I don’t feel like working today.
I have a headache, it’s one of those mellow rainy days, and my brain is tired- as evidenced by the fact that I initially typed that sentence as “I’m brain is tired.” (Which is one of those statements that just intrinsically confirms itself.)
So I’m not going to.
And you know what? That’s okay.
Because the world doesn’t depend on me.
I know that. We all know that. None of us would actually come out and say “were it not for me, the Earth would stop rotating and explode and all life in the omniverse would cease forever.”
As is often the case, none of us would would say we believe that.
But almost every single one of us lives like we believe that.
The way we structure our lives- working 20 hours a day, setting up email notifications to be pushed directly into our cerebrums every five seconds, etc.- you’d really think we believe we’re Superman… like if I’m not available to leap into action to head off any potential crisis, then the world as we know it is doomed.
Now, I’m not saying that we shouldn’t work hard and be a productive member of our society/family/Church. We absolutely should.
I’m also not saying that any time we feel we’re not operating at 110% power, we should just drop everything and spend the day on the couch. We absolutely shouldn’t.
But I am saying that every now and then, as we are able, we need to take a day (in addition to our regular days off) as a spontaneous holiday, a day to unplug from work, turn off the phone, and just relax.
Because, you see, there is a Superman.
But it’s not me (or you).
There is a King who is seated on the throne, ruling and reigning.
But it’s not me.
There is a Lord who holds all things together by the power of His Word.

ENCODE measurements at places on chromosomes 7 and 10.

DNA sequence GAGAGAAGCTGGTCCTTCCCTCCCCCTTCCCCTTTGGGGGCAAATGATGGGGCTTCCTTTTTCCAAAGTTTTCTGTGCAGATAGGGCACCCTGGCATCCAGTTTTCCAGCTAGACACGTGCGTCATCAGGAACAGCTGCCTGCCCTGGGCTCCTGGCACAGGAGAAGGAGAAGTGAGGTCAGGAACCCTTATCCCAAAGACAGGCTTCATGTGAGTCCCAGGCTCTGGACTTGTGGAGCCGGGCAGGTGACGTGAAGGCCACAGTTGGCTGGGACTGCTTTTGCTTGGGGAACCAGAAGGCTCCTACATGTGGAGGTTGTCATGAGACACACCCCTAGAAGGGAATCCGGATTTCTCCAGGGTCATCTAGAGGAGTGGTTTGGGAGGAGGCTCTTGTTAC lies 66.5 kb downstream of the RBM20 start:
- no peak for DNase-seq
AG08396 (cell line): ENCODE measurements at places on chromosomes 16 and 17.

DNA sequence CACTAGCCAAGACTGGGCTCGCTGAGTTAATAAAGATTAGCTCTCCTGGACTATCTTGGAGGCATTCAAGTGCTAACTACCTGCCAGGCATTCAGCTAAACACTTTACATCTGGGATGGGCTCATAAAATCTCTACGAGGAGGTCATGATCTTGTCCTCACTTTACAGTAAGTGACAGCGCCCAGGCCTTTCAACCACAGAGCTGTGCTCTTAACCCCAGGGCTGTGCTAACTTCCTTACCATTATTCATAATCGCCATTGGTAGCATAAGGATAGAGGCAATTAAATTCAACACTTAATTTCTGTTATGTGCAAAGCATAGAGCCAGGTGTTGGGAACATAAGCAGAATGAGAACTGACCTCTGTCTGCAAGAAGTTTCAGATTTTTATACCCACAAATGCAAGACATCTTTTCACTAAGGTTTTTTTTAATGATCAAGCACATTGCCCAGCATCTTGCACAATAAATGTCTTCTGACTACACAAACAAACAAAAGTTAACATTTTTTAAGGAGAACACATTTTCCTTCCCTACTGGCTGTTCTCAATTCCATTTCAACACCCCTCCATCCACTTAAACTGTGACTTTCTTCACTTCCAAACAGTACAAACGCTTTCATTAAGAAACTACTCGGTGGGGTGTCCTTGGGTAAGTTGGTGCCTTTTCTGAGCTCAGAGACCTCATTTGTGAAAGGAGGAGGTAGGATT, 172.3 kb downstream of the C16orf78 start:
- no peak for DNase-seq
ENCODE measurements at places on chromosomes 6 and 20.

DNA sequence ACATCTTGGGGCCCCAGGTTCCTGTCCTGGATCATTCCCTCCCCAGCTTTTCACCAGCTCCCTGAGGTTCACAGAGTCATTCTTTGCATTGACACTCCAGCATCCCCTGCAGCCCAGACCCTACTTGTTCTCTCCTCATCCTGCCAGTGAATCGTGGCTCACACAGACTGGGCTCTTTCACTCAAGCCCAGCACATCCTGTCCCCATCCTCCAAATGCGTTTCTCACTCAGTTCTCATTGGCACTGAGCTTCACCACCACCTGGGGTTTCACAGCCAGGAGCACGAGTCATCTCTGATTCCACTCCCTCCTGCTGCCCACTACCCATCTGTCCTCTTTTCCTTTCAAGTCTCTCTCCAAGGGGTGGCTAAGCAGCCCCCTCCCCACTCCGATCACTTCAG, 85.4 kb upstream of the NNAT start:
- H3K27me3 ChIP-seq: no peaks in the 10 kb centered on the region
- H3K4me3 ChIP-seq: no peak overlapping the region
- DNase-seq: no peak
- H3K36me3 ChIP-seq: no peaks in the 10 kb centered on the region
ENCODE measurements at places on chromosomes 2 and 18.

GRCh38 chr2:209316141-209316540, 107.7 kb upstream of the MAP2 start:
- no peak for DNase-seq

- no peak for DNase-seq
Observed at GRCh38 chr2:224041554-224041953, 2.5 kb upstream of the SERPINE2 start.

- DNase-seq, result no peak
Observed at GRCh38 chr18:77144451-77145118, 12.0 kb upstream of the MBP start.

But it’s not me.
There is a God who knows all, sees all, and is working all things together for the praise of His Glory and the good of those who love Him.
But it’s not me.
And when I take a day to rest from work and enjoy everything that He has blessed me with, I am reminded of that.
Because of Jesus, I don’t have to pretend to be a little “god” in charge of my world, holding everything together.
That is his job, and I think he’s pretty dang good at it.
Trust me, He doesn’t need my help, nor yours.
He doesn’t need anything.
He is the self-existent One, or, as my favorite old hymn says, “The Great Unchangeable ‘I AM’, The King of Glory and of Grace.”
To Him be all praise, all glory, and all honor- forever! Amen.
So here is my challenge to you, friend:
Take a day off this week.
Have your own spontaneous holiday.
Enjoy a mini-vacation.
I promise, the world won’t explode without you.
Rest easy in the knowledge that the true King is seated on the throne, and He is not relying on you (or me) to hold the world together.
Now if you’ll excuse me, there’s a comfy chair and a good book calling my name.